The new CEO of US insurance giant American International Group (AIG) Brian Duperreault wants to grow the insurer trough new technology and dismisses a break-up of the company which had been demanded by some investors.
Duperreault, who had been CEO of Bermuda-based insurer Hamilton, has announced initiatives that will further AIG's focus on technology and data analytics as he took over the reins at the insurer.
He plans to develop the potential represented by the Hamilton/Two Sigma/AIG partnership called Attune, a technology-enabled platform that serves the particular needs of the small and medium-sized company insurance market in the US.
As part of the plan, Attune’s target market will be expanded to include companies with annual revenues of up to $35 million, a target market segment of up to $150 billion in annual gross written premiums.
In addition, AIG and Two Sigma Insurance Quantified (TSIQ), a data science provider, will enter into a partnership to leverage TSIQ’s insurance-focused data science and technology expertise for a broad spectrum of commercial insurance underwritten globally by AIG.
“Our investment with Two Sigma will support the creation of next generation insurance platform,” said Duperreault during AIG’s May 15 Consumer Insurance Investor Day, according to a transcript.
“I see technology, data analytics and innovation is transforming the delivery in underwriting of insurance and these initiatives will put AIG at the forefront of the industry. So while our technology is an essential component of long-term strategy, let me be clear I'm here to grow AIG,” he noted.
Hedge fund manager John Paulson and investor Carl Icahn had been advocating the separation of AIG’s life business, property and casualty insurance arm and the mortgage business.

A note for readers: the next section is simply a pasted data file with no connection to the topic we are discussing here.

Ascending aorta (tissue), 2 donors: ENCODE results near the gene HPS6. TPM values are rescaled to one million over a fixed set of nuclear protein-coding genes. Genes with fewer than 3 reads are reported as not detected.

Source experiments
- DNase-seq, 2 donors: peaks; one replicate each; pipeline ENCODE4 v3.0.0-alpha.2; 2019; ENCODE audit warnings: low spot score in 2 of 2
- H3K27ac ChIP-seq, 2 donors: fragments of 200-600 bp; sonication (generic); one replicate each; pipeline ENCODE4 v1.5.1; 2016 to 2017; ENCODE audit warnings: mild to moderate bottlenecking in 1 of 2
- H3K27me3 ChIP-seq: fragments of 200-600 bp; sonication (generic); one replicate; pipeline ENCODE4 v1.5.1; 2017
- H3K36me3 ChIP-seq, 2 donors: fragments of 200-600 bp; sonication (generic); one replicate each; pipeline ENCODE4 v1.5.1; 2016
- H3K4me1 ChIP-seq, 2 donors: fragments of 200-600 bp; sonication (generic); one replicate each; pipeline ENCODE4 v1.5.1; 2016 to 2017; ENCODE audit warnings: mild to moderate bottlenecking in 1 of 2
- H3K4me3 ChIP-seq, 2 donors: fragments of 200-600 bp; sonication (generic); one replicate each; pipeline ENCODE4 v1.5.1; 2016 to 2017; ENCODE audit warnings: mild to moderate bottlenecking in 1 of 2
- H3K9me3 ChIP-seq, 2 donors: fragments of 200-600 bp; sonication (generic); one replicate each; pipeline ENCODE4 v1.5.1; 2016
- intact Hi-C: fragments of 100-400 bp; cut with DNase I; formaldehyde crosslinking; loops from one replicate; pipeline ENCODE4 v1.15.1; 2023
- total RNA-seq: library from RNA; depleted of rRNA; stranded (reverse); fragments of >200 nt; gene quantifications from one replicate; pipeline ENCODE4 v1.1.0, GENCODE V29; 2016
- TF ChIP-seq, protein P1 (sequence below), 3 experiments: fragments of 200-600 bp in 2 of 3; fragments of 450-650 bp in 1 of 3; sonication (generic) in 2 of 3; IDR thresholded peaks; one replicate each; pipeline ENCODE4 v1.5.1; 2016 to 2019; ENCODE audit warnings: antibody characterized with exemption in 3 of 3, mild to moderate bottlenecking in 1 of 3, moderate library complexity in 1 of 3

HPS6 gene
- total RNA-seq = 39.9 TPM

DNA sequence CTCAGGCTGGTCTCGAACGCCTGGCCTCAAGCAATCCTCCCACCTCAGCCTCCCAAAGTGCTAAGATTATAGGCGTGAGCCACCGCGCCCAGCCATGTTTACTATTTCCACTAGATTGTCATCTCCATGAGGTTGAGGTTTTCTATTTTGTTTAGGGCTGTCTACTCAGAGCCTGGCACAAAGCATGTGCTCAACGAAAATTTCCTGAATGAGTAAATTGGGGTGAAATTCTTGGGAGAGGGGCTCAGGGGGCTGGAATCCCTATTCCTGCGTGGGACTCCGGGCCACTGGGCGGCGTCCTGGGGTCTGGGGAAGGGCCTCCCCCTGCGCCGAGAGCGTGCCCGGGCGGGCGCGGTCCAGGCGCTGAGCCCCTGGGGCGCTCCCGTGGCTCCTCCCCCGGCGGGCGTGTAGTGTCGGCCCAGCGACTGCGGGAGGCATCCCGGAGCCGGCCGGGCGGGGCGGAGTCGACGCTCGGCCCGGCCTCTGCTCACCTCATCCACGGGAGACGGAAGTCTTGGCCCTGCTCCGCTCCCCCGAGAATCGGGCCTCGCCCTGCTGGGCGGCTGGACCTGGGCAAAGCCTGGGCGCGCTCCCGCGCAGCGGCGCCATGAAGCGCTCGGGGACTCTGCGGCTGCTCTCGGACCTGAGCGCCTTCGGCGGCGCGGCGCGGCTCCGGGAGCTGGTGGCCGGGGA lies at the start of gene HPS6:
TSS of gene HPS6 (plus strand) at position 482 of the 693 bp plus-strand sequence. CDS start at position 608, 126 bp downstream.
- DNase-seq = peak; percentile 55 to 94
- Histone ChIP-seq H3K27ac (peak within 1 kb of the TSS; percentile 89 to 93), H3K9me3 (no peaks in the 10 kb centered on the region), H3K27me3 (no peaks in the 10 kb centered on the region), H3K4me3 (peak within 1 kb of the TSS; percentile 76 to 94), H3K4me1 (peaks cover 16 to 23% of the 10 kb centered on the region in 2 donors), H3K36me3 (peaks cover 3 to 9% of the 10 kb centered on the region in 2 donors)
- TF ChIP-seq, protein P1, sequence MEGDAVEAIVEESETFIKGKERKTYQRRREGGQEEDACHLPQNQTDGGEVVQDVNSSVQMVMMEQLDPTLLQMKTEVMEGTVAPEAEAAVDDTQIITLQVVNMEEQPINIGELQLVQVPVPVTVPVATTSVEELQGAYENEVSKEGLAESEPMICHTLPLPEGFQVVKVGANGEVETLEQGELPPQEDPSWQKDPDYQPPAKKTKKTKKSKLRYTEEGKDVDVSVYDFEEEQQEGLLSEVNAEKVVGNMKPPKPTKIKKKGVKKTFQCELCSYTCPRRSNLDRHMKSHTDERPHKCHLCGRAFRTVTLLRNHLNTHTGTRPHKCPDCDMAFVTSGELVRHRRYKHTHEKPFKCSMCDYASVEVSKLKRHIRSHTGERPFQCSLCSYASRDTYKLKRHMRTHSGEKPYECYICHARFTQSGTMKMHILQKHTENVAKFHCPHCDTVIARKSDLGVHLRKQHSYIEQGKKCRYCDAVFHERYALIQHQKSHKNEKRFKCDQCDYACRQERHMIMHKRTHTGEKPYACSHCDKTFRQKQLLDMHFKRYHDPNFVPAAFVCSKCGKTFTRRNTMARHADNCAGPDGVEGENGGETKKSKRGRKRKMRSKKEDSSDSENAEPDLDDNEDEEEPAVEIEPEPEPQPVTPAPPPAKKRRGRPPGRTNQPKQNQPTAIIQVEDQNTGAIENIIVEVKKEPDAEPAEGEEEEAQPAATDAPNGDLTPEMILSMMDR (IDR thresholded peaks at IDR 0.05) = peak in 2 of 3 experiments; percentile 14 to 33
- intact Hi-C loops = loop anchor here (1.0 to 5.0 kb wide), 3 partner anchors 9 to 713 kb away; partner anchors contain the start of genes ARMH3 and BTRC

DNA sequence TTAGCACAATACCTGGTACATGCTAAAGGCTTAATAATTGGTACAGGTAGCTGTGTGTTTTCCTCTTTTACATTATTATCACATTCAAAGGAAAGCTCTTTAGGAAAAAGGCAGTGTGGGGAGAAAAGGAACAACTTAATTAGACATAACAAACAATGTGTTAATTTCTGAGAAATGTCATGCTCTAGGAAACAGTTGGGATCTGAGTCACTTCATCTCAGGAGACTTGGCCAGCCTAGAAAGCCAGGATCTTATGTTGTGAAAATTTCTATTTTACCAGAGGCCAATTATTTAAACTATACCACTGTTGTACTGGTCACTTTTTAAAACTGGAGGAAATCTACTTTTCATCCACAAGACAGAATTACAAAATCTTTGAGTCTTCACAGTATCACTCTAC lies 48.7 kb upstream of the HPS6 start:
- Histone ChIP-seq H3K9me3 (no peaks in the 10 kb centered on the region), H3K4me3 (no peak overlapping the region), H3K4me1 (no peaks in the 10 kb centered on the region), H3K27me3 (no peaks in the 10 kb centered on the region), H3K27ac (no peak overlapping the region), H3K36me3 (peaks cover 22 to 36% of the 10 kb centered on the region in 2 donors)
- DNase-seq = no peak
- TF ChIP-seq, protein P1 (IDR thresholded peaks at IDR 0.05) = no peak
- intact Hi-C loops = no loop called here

AIG reported a net loss of $3.04 billion for the fourth quarter of 2016, up from a negative $1.84 billion in the same period of 2015, impacted by a $5.6 billion prior year adverse reserve development. The results were impacted by a $5.6 billion prior year adverse reserve development, driven by the US casualty operations.
But Duperreault has no plans to split up AIG.
“I recognize the value of the Company's multiline structure. I didn't come here to break the Company up, I came here to grow it,” he said.
“AIG has the substance in its businesses and people to pursue organic growth and inorganic growth opportunities. Growth combined with underwriting discipline is the path to outperforming our peers,” Duperreault added.
AIG has agreed in principle to acquire Hamilton Insurance Group's US platform for around $110 million.
“The work going on in Hamilton USA will increase the underwriters speed to market and efficiency,” Duperreault said, noting that the business will remain operating separately from the rest of AIG.
Nevertheless, Duperreault acknowledged that AIG faces “very tough” commercial markets which create a challenge for the company’s commercial property/casualty business.
He plans to build a more balanced commercial business that can deliver consistent underwriting profits through underwriting discipline, diversification and growth.
“The improvement in our commercial property/casualty business will be judged by the growth in our bottom line,” Duperreault said.
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Brian Duperreault, AIG, Hamilton Insurance Group, Technology, Bermuda, North America